For those of us who are privileged enough to be financially stable and relatively healthy, it’s been twelve months of radical change, loss and boredom. Looking back, it’s been both the saddest year and one of the most revealing. I appreciate the things I used to take for granted: going to concerts, bars, museums and plays. Going to the airport and hopping on a plane. Hugging friends and family.
I hope that my appreciation for these things never goes away. It reminds me of lyrics from a Joni Mitchell song, “Don’t it always seem to go, that you don’t know what you’ve got ‘til it’s gone?”
Looking ahead, I wonder if I will continue to be grateful, as life returns to normal. Remember 9/11? How, for a while, the whole country seemed to come together? I lived in LA during the Northridge Earthquake of 1994 – the epicenter was 5 miles from my apartment – and, after the quake, our whole neighborhood loved each other to the max: helping each other, hugging each other, comforting each other, for a while anyway. Eventually, we all went back to our regular routine.
Do we really want to go back to our regular routine?
Before COVID, like everyone else, I was very busy: working full-time, writing two books (one non-fiction, one fiction) and leading an active social life. I was rarely home: I wanted to get a pet but wasn’t home enough to be a good pet caretaker. I took a lot of weekend road trips and – several times a year – flew somewhere I’d never been, rented a car and explored. I went to the theatre and concerts, met friends for meals (friends and good food go well together) and assumed that my life would go on, pretty much the same, in the future.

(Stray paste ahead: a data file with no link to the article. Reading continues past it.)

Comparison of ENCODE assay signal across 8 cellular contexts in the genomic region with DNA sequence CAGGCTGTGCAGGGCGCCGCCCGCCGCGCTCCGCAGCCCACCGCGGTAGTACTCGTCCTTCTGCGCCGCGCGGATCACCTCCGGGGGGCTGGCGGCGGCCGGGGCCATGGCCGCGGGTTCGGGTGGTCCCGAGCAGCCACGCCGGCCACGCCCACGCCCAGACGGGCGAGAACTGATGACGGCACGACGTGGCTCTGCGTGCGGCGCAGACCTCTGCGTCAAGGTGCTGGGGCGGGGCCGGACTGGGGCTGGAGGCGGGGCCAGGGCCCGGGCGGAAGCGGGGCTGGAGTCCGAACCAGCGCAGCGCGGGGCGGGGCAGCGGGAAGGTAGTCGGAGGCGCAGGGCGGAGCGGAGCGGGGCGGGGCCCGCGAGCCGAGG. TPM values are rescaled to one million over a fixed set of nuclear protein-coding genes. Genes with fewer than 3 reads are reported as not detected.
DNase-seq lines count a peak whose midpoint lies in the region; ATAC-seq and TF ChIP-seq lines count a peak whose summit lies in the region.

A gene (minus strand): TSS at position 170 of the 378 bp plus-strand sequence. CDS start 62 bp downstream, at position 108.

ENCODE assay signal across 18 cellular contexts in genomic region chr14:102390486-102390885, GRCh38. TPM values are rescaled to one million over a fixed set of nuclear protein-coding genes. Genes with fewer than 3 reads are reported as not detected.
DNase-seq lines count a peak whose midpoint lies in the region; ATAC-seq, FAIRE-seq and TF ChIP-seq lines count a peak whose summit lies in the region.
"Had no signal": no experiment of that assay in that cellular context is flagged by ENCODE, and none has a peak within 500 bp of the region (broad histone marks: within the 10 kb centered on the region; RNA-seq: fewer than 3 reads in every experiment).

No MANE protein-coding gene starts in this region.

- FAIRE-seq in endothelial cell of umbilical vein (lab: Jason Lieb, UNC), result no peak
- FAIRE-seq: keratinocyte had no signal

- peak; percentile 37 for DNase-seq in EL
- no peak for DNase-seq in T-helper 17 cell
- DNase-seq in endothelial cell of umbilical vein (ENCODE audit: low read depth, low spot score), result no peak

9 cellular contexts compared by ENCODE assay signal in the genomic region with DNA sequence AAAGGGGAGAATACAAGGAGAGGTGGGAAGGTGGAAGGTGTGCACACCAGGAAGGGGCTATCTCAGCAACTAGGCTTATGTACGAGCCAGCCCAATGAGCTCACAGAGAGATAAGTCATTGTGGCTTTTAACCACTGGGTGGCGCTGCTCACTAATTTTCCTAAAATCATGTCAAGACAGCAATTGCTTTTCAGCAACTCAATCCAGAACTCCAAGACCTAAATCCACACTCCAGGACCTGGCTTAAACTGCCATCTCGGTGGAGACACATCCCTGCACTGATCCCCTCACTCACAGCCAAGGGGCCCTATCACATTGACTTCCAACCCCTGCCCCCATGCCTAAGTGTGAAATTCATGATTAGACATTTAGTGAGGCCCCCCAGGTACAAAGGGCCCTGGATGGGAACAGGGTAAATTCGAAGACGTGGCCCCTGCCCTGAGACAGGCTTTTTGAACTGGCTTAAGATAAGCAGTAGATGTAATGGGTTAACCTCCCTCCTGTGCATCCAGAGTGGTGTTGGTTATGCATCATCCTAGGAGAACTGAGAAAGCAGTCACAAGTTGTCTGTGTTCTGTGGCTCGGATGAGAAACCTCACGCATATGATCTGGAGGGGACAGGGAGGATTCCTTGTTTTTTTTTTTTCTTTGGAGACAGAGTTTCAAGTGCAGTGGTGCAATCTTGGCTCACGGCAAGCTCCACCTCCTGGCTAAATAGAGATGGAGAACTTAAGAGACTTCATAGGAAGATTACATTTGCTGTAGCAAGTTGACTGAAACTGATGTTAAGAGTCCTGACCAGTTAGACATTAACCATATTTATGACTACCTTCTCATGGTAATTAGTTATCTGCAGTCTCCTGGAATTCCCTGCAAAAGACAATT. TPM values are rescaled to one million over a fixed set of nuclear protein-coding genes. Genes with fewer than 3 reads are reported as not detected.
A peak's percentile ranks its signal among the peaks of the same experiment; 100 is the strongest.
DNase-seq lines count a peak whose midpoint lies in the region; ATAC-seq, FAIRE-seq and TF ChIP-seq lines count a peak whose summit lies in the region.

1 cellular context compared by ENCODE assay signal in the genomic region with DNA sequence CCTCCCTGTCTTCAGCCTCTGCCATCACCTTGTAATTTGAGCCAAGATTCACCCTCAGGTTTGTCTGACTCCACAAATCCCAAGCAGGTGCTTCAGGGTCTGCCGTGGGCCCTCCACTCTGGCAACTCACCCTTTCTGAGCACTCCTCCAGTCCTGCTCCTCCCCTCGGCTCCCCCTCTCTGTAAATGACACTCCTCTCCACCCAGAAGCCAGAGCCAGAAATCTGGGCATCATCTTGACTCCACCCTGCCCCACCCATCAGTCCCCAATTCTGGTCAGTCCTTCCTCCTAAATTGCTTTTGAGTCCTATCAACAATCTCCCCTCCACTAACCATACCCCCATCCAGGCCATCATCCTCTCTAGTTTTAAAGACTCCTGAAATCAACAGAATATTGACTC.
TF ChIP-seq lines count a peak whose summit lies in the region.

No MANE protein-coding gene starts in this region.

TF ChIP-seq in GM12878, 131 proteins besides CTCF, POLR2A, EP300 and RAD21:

About a year ago, my friend Marie called COVID “The Great Pause”. She, a wise woman in her late seventies, said “it’s a great opportunity to see who you really are without all the distractions of your life”.
She died in January.
Whenever I was tempted to grouse and complain about Life During COVID, I thought of “The Great Pause”. Looking back, I notice how I used distractions in my life to avoid going deeper with myself and others. I rationalized it, telling myself: “I work so hard, I deserve ‘rewards’ (like food, clothes, nice things, vacations)”. I thought my life was well-balanced between alone time and social time. When social time went from 50% to 5%, it was quite a shift. What did I want to do with all this alone time?
I started to find out.
I went through a phase where I was angry and rebellious: “Goddamned COVID! It’s really messed up my life. I can’t wait until it’s over!” Then came the: “How am I going to make peace with this?” phase. This was much more constructive than just being pissed off and resistant. I began to find ways to enjoy my own company and was surprised that I was seldom lonely. I talked to friends on the phone and saw my “pod” group once a week. And I did my work. I began to find it more fulfilling than ever: I loved the connections with my clients. I think I became a better therapist. With fewer visual clues (a result of tele-health), I became more tuned in to my clients, noticing nuances that I may have missed before.
And I started doing more activities alone: going for walks, eating out, taking drives in the countryside…
Looking ahead, I want to keep doing these things. I admit that I’m happy to welcome distractions and entertainment back into my life, but I want to find a better balance. Looking back, I see things that I really don’t need any more that I can let go of. Looking ahead, I see where I want to go next.
The Great Pause indeed.